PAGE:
Pre-Foreclosure[NOD, LIS] : Information is everything! Up to date accurate information is essential for investing in foreclosures. You will need a source for knowing what properties are going to sale, for how much and when. Buying homes in pre-foreclosure is about timing and reaching the homeowners early on to help them. Many of these homeowners don't know who to turn to, they are mostly scared and/or worried. Wouldn't anyone be fretful in the same situation? When a homeowner is unable to pay one or two mortgage payments, it is almost prescient that a foreclosure ahead. As investors we have to think about the reality these people are facing and present them options in a hopeful manner, to help them move forward in their lives. ForeclosureData.com will provide you with all the tools you will need to buy pre-foreclosures property.
Auction[NTS, NFS] : When a borrower defaults on his/her mortgage payments, the original lender takes back the property and sells it at auction, often at a seriously discounted price. The main advantage of buying at a foreclosure auction is that the moment a property reaches the actual sale date, all trust deeds (loans, depts.) junior to the foreclosing loan are wiped off the property. This can create instant equity. The winning bidder at this auction will pay off the loan with his/her winning bid amount and will then take title.
Bank Owned[REO] : This is a very important use of your daily reports. 10-20% of all properties progressing to the trustee’s sales have no bidders show up. The instant that no bids are made at the sale, the foreclosing beneficiary (lender) becomes the owner. He/she now must keep current any loans senior to his/her loan if there are any. The property is now a REPO or R.E.O. (real estate owned).
Lenders are now getting these properties back regularly. It is very expensive for the lenders to be stuck with these properties! These costs to the lender would be enormous in the event that they chose to list the property with a broker and many months elapse during the clean up, the marketing, and the escrow period. The whole key to buying at this stage is to act quickly by approaching the beneficiary (lender), the same day of the sale, before he turns the property over to a real estate agent for resale. Quick action at this point can save you tens of thousands of dollars.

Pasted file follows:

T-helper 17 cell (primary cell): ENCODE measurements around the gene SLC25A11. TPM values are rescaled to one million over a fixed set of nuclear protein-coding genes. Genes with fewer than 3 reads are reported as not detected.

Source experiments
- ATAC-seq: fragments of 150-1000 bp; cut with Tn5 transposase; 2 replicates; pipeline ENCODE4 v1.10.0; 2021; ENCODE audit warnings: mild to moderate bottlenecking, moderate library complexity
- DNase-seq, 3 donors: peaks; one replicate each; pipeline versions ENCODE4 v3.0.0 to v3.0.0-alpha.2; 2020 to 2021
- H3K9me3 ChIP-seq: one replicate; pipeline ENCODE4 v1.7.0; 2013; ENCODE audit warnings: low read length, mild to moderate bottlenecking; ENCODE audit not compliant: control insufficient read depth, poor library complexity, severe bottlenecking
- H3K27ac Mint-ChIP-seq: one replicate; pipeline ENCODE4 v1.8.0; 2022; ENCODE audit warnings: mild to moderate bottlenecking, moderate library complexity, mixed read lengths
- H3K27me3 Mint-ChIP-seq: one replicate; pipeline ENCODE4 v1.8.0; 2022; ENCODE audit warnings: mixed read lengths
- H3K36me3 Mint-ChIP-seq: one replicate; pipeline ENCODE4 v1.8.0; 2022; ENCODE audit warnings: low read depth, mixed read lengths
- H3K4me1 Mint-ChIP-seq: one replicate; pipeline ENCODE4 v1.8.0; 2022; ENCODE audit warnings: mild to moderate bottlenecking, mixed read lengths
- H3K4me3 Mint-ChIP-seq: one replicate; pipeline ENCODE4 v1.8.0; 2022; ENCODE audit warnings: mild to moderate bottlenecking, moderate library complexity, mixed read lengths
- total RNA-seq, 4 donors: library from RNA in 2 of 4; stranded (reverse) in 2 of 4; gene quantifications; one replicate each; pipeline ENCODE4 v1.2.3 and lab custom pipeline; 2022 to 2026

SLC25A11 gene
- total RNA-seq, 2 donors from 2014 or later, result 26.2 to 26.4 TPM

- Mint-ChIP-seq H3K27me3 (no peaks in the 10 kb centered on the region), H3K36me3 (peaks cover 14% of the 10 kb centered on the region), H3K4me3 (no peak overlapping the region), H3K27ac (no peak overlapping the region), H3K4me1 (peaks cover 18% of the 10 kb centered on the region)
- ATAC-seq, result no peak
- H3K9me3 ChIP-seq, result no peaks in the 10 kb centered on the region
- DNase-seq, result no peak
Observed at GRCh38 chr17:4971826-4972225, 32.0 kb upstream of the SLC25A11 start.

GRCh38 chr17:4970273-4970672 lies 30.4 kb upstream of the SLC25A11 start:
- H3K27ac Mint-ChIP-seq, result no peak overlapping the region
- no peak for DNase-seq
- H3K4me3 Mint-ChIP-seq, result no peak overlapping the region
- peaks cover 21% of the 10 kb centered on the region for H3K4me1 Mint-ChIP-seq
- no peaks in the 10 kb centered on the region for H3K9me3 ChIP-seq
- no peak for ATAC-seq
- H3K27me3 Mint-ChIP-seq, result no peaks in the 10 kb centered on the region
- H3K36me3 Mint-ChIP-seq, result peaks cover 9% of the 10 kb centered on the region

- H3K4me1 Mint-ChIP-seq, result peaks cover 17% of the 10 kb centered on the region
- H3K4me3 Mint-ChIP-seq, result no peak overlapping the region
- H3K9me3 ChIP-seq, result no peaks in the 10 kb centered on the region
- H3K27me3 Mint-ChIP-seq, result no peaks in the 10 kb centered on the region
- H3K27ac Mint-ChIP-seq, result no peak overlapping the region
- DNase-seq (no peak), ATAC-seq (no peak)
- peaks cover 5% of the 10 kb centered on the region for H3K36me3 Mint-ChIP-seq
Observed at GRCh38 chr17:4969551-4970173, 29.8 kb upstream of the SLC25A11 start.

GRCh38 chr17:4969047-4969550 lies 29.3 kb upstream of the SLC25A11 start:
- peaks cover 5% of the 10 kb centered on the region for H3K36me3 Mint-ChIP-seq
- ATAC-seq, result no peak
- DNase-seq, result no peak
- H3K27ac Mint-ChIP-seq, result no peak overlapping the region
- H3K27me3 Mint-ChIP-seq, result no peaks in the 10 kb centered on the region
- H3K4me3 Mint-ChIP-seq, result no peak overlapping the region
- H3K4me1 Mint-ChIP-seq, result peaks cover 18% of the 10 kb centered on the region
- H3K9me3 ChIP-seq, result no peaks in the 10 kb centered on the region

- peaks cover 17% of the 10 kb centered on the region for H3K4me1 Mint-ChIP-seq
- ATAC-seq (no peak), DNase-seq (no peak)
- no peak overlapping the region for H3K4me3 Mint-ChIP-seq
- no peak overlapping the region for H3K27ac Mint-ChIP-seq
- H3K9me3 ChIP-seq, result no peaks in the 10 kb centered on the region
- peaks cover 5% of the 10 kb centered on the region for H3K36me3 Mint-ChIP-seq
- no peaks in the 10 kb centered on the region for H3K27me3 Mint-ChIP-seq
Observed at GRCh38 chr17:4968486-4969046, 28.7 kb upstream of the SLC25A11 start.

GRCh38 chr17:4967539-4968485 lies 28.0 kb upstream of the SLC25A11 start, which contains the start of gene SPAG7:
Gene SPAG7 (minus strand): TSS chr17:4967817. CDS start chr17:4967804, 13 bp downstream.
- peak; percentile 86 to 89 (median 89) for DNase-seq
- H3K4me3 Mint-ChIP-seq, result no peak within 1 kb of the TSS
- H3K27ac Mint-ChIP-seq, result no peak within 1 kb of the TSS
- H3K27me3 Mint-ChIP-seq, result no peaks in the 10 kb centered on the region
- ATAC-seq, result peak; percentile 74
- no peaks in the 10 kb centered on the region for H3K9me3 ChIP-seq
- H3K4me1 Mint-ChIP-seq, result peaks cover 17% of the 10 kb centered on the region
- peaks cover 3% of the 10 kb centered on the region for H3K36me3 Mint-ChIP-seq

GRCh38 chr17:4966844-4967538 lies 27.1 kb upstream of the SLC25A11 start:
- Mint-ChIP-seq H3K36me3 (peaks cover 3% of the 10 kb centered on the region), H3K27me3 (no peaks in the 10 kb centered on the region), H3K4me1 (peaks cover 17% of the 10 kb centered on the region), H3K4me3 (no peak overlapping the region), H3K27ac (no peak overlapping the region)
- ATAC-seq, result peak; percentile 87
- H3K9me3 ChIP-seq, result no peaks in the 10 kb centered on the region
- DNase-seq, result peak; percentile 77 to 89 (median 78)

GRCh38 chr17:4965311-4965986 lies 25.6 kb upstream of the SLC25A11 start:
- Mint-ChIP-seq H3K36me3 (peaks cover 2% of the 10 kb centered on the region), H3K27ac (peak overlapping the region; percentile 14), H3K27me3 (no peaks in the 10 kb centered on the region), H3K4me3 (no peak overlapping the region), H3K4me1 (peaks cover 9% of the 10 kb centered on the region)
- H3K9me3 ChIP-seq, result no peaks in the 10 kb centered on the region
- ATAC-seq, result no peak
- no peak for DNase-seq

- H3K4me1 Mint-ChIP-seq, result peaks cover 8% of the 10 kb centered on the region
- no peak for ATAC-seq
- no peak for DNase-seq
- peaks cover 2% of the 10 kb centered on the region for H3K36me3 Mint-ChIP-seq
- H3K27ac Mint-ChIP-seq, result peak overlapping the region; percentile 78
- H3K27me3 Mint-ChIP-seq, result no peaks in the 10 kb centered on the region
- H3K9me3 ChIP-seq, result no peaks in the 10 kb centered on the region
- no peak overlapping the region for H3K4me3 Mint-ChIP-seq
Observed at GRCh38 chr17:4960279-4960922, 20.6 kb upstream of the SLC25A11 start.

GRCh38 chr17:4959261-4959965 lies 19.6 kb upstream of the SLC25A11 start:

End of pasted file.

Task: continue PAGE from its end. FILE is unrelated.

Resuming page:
When a property has a lot of equity, the general rule is to approach the owner, during default (stage 1), with an offer. It is in his interest to accept an offer of a few thousand dollars to get out before losing everything at the foreclosure sale.
When a property has little or no equity, simply step back, be patient and wait for (stage 2) the trustee’s sale. The trustee’s sale will wipe off all junior liens, creating equity. Ten to 20% of the time no outside bidder will show, and the property will revert to the foreclosing beneficiary. Now is the perfect time to low ball the lender with an offer substantially below the minimum bid at the trustee’s sale before he incurs any costs, such as commissions, clean up, repairs and holding costs.
There are three key elements to buying cheap real estate. First you must know which properties are in trouble and know exactly at what stage of the foreclosure process the property is in. Second, it is critical to know how much time the owner has left. Third, you should always know all the trust deeds (loans) that are against the property so that you can establish the lowest possible price to offer. These three elements are researched as completely as possible on every property giving you the most important information that any buyer can have.
Remember, if you can close around 3 deals a month with a net profit of about $30,000 per deal, that's over a million dollars in net profit per year.